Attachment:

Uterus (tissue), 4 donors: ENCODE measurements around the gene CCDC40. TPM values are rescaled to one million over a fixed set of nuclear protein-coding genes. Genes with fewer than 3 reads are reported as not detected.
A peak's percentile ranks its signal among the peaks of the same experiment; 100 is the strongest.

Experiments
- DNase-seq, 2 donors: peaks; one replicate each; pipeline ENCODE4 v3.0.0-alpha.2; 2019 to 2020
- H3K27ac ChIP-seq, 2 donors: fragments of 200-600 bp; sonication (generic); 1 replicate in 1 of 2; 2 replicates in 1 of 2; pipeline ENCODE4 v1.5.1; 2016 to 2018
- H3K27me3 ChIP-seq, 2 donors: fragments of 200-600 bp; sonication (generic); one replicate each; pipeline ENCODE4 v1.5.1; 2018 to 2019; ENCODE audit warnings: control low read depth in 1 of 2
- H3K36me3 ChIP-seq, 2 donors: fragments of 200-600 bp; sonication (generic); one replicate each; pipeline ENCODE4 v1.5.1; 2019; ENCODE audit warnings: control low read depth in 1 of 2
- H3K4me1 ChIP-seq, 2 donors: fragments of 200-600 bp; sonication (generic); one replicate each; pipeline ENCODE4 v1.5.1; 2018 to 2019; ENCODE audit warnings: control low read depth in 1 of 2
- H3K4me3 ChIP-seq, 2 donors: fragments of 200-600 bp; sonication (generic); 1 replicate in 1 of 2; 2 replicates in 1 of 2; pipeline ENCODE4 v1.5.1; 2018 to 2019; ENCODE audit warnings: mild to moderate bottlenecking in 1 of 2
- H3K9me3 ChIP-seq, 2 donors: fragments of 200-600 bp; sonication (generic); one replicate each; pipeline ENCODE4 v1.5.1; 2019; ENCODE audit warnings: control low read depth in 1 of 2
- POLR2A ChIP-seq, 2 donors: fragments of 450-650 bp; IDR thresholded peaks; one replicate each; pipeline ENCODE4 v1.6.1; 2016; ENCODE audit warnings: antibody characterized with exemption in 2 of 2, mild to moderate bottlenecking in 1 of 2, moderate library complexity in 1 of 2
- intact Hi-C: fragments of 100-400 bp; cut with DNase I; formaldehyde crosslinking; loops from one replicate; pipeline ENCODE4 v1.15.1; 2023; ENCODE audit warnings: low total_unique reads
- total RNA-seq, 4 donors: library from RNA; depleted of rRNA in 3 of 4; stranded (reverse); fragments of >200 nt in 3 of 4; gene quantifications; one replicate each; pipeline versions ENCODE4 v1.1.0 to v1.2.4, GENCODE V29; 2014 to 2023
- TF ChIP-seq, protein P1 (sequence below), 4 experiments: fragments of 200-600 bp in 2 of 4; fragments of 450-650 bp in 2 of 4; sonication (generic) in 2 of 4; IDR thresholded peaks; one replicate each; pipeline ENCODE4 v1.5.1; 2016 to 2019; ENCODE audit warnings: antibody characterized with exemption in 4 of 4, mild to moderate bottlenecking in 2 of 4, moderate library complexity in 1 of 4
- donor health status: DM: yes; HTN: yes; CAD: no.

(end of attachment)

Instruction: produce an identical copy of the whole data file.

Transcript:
Uterus (tissue), 4 donors: ENCODE measurements around the gene CCDC40. TPM values are rescaled to one million over a fixed set of nuclear protein-coding genes. Genes with fewer than 3 reads are reported as not detected.
A peak's percentile ranks its signal among the peaks of the same experiment; 100 is the strongest.

Experiments
- DNase-seq, 2 donors: peaks; one replicate each; pipeline ENCODE4 v3.0.0-alpha.2; 2019 to 2020
- H3K27ac ChIP-seq, 2 donors: fragments of 200-600 bp; sonication (generic); 1 replicate in 1 of 2; 2 replicates in 1 of 2; pipeline ENCODE4 v1.5.1; 2016 to 2018
- H3K27me3 ChIP-seq, 2 donors: fragments of 200-600 bp; sonication (generic); one replicate each; pipeline ENCODE4 v1.5.1; 2018 to 2019; ENCODE audit warnings: control low read depth in 1 of 2
- H3K36me3 ChIP-seq, 2 donors: fragments of 200-600 bp; sonication (generic); one replicate each; pipeline ENCODE4 v1.5.1; 2019; ENCODE audit warnings: control low read depth in 1 of 2
- H3K4me1 ChIP-seq, 2 donors: fragments of 200-600 bp; sonication (generic); one replicate each; pipeline ENCODE4 v1.5.1; 2018 to 2019; ENCODE audit warnings: control low read depth in 1 of 2
- H3K4me3 ChIP-seq, 2 donors: fragments of 200-600 bp; sonication (generic); 1 replicate in 1 of 2; 2 replicates in 1 of 2; pipeline ENCODE4 v1.5.1; 2018 to 2019; ENCODE audit warnings: mild to moderate bottlenecking in 1 of 2
- H3K9me3 ChIP-seq, 2 donors: fragments of 200-600 bp; sonication (generic); one replicate each; pipeline ENCODE4 v1.5.1; 2019; ENCODE audit warnings: control low read depth in 1 of 2
- POLR2A ChIP-seq, 2 donors: fragments of 450-650 bp; IDR thresholded peaks; one replicate each; pipeline ENCODE4 v1.6.1; 2016; ENCODE audit warnings: antibody characterized with exemption in 2 of 2, mild to moderate bottlenecking in 1 of 2, moderate library complexity in 1 of 2
- intact Hi-C: fragments of 100-400 bp; cut with DNase I; formaldehyde crosslinking; loops from one replicate; pipeline ENCODE4 v1.15.1; 2023; ENCODE audit warnings: low total_unique reads
- total RNA-seq, 4 donors: library from RNA; depleted of rRNA in 3 of 4; stranded (reverse); fragments of >200 nt in 3 of 4; gene quantifications; one replicate each; pipeline versions ENCODE4 v1.1.0 to v1.2.4, GENCODE V29; 2014 to 2023
- TF ChIP-seq, protein P1 (sequence below), 4 experiments: fragments of 200-600 bp in 2 of 4; fragments of 450-650 bp in 2 of 4; sonication (generic) in 2 of 4; IDR thresholded peaks; one replicate each; pipeline ENCODE4 v1.5.1; 2016 to 2019; ENCODE audit warnings: antibody characterized with exemption in 4 of 4, mild to moderate bottlenecking in 2 of 4, moderate library complexity in 1 of 4
- donor health status: DM: yes; HTN: yes; CAD: no.